College Seeks To Solve Civil Rights-Era Cold Case Murders

Jul 21, 2015

Actors reenact the 1946 lynching of two black couples, including a woman who was seven months pregnant, at the Moore's Ford Bridge in Monroe, Georgia. No one has ever been charged in the murders.
Credit John Bazemore / AP Photo

Syracuse University Law Professor Janis McDonald is a leader of the schools Cold Case Justice Initiative, which seeks to reopen civil rights-era murder cases that remain unsolved.
Credit Brenna Beech / WABE

Imagine having a family member murdered and never knowing who committed the act or even where your loved one is buried. It sounds like a plot from a horror story and, in fact, it is. It’s a modern day horror story that still haunts hundreds of families to this day.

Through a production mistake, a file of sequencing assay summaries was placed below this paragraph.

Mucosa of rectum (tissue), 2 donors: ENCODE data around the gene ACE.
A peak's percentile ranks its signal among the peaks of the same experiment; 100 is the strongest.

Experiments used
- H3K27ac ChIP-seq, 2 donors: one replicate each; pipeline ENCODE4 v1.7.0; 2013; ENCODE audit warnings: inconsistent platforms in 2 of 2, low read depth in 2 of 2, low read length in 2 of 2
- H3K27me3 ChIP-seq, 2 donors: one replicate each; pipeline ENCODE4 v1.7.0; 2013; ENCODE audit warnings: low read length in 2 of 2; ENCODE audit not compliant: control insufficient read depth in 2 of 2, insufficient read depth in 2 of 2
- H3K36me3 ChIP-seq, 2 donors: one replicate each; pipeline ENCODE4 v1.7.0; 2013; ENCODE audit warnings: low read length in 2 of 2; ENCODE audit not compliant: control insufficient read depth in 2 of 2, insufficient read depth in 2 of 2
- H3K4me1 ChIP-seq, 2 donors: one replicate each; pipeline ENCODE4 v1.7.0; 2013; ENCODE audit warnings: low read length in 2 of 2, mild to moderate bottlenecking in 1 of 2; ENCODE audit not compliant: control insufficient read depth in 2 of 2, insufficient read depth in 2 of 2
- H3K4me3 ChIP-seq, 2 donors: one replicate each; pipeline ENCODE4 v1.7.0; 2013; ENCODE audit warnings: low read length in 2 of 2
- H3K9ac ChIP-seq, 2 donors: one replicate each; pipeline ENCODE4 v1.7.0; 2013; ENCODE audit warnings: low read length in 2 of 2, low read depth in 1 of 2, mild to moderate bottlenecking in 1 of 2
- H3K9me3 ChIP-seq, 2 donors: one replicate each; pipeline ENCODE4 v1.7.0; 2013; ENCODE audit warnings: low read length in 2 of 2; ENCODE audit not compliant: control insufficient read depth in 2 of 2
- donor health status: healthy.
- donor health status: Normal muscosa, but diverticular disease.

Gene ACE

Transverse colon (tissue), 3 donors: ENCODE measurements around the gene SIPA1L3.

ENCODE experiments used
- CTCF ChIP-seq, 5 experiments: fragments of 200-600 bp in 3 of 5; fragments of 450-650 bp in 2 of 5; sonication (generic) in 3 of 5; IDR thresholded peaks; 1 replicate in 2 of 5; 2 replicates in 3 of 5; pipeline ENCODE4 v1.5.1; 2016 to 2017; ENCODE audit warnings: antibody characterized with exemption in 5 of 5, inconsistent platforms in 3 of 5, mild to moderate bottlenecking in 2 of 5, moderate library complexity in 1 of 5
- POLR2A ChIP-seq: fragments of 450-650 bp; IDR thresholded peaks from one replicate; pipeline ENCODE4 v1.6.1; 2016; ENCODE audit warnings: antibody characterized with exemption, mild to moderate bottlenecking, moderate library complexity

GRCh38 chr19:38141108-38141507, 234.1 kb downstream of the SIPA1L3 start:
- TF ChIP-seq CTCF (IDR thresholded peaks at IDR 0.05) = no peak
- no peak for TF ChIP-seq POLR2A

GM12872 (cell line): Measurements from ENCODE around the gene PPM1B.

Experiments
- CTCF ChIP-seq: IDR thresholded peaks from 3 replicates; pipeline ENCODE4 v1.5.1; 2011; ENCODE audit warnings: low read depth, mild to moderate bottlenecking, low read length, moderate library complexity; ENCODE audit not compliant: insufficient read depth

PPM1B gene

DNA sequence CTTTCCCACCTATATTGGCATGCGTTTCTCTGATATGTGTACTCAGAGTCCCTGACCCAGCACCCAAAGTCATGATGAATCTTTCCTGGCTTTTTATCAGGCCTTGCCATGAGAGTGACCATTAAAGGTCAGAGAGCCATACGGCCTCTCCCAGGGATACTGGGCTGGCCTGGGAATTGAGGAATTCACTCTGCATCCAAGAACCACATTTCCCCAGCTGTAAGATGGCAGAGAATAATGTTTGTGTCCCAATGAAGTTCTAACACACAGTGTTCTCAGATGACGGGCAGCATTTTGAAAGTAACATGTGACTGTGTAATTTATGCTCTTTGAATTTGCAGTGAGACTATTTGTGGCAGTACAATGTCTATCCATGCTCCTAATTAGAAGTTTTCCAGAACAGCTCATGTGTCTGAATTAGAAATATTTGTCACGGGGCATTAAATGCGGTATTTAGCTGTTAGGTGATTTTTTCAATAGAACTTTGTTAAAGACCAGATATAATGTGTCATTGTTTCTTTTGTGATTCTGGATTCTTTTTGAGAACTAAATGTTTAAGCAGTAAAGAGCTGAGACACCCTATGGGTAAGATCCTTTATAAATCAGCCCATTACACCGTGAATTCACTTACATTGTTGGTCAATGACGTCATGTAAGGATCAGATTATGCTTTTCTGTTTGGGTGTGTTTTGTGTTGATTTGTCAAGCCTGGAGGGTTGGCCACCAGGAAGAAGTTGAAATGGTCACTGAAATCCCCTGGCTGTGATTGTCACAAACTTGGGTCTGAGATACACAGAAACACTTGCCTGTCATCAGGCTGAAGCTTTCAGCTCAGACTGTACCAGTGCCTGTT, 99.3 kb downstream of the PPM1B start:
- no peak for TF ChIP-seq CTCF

Between the early 1940s and late 1960s hundreds of activists in the civil rights movement were murdered across the South. Many of the victims were never found or identified – leaving their anguished families to wonder and question what became of them.

Syracuse University’s Cold Case Justice Initiative wants to change that. Law students, working to help alleviate the pain and suffering even a half century later, review old information and re-investigate the cases, in the hopes that their efforts might help convince authorities to prosecute the cold case murders.

Syracuse University law student Alphonse Williams is one of the students taking part in the Syracuse University Cold Case Justice Initiative to try and solve old, civil rights-era murder cases.
Credit Brenna Beech / WABE

The CCJI is investigating almost 200 cases, led by SU College of Law Professor Janis McDonald.

McDonald and one of her students, Grady High School graduate Alphonse Williams discussed the program, what it involves, the law governing the cases and more on “A Closer Look.”